02/22/2005, 00.00
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Fines and prison terms for not practicing contraception

A committee of the Filipino Congress approved a bill on population control that would fine and sentence violators to prison terms. For Archbishop Capalla, it is a myth to think that having fewer children will bring wealth.

Manila (AsiaNews) – For Mgr Fernando Capalla, Archbishop of Davao and chairman of the Bishops' Conference of the Philippines, the new bill on population control is "unjust, arbitrary, and unreasonable" because it "violates the [. . .] autonomy of couples" and "desecrates the sanctity of marriage".

In his pastoral letter on population control legislation, Archbishop Capalla condemned the "two-child policy" bill that was approved last week by a committee of the Filipino Congress. The goal of the policy is to impose controls on population growth.

"The measure imposes fine and imprisonment for parents, spouses, and health professionals who impede 'sexual and reproductive rights' [i.e. a euphemism for contraception and abortion]," Archbishop Capalla said.

The programme that the bill would set up is called Lingtas Buntis and involves a mass information campaign on fertility control methods and government financial aid to couples who decide to stop at two children.

According to the chairman of the Bishops' Conference, the bill's "premises are all wrong. A long line of serious economists and demographers have long discredited the Malthusian myth that positive population growth stunts economic growth. Modern history has also demolished this myth."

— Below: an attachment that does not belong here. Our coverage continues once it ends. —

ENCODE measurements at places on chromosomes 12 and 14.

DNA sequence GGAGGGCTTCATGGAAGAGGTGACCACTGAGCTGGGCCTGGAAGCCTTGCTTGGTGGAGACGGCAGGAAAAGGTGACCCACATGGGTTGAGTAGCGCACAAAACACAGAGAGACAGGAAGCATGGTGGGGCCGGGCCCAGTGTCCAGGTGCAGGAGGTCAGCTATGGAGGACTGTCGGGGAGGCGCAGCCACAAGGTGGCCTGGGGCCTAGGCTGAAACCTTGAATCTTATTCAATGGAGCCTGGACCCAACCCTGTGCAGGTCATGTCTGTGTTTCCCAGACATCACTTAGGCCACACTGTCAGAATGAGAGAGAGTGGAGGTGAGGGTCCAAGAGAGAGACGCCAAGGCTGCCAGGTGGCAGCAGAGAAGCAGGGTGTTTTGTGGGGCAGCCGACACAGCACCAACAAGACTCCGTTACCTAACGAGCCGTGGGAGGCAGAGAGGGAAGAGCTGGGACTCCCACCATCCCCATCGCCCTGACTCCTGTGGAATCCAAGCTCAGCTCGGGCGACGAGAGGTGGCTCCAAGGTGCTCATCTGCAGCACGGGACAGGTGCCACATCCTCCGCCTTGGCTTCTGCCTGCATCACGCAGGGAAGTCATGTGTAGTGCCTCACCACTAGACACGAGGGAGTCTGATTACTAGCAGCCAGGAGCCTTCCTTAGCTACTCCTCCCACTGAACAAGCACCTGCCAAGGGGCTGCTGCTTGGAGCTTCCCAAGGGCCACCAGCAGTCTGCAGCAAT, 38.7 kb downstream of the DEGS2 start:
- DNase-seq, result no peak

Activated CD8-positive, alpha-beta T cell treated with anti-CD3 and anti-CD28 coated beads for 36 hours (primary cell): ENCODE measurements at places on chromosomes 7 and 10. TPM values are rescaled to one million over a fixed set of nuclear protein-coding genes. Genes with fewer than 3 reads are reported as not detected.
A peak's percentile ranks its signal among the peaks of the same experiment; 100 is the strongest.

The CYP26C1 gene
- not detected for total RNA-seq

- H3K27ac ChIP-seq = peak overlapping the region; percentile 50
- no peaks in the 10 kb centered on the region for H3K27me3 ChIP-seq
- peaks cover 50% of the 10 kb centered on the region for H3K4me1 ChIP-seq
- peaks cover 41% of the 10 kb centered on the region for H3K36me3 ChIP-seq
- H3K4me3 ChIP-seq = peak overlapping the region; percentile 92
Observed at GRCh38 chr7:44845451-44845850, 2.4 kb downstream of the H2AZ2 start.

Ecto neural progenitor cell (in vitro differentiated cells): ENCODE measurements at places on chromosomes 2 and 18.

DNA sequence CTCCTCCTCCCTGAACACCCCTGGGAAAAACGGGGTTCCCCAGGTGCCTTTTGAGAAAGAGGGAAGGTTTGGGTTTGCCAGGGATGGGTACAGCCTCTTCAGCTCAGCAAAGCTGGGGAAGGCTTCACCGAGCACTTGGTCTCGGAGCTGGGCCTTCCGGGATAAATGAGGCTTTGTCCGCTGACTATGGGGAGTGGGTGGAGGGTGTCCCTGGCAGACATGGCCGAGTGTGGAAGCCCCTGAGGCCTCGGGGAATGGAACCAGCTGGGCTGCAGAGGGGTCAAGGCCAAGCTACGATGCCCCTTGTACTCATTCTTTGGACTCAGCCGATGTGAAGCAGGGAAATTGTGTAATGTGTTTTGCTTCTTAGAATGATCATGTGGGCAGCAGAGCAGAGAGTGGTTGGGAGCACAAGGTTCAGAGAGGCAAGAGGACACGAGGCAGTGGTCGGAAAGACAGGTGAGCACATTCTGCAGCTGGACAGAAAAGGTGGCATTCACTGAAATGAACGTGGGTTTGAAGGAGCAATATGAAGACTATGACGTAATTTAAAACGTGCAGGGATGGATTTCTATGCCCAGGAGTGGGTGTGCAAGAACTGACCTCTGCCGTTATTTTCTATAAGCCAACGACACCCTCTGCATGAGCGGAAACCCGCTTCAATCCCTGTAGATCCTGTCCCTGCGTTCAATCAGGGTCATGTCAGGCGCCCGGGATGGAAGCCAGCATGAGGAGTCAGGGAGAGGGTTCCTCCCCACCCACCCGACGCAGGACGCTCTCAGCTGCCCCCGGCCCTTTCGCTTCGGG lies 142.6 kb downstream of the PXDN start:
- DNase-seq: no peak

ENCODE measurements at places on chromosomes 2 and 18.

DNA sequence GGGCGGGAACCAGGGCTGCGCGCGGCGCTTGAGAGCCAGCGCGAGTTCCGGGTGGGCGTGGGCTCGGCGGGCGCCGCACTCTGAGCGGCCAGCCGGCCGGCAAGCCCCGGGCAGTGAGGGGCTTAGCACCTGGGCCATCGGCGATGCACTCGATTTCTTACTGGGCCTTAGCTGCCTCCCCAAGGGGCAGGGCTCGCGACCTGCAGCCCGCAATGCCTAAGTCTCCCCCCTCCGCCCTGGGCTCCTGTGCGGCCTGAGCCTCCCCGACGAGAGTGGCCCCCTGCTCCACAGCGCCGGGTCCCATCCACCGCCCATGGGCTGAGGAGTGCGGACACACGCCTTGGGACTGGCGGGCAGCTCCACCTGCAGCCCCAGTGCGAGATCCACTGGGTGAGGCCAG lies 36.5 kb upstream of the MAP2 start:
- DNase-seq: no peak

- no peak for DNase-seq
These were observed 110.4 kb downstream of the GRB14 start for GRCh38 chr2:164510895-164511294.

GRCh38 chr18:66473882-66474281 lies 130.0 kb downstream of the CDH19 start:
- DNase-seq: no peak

Proof of this can be found in the Philippines's past. "Since a population control program was put in place [. . .] in the 1970s—with billions of public money spent every year to fund it—our population growth has been declining and continues to do so today, and yet, poverty has not been reduced. Official government data attest to this," Archbishop Capalla said.

Lingtas Buntis targets two million men, women, and couples of reproductive age, adolescents 15 to 19 years old, the poor and indigenous communities. Health workers will interview couples, map and make a master list of families after house-to-house, door-to-door, and person-to-person "surveys" on the fertility control methods they used.

But this programme "is not simply what it claims to be: an information campaign," Archbishop Capalla warns. "It violates and mocks the privacy and autonomy of couples and families. It desecrates the sanctity of marriage and family life."

As an alternative to the proposed law, Filipino bishops propose the social doctrine of the Church which suggests a "responsible parenthood that respects the couple's generative functions with due regard for the family's physical, economic, psychological and social conditions".

Archbishop Capalla ends his letter appealing to Christian leaders and lawmakers. "A well-formed Christian conscience does not permit you to write or support measures which contradict the basic rights of families".

He calls on parents to "build your family on the rock of Christian generosity and discernment", and on health workers to exercise their "right to conscientious objection. It is both a civic right and a Christian duty to insist on it."

To all the faithful, he asks to "defend the truth. It gives light to our reason, and preserves us from error. Resist the enticements of false "freedoms" and counterfeit "rights." Defend the privacy of the family." (LF)

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See also
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No to contraceptives for birth control, says Archbishop Cruz
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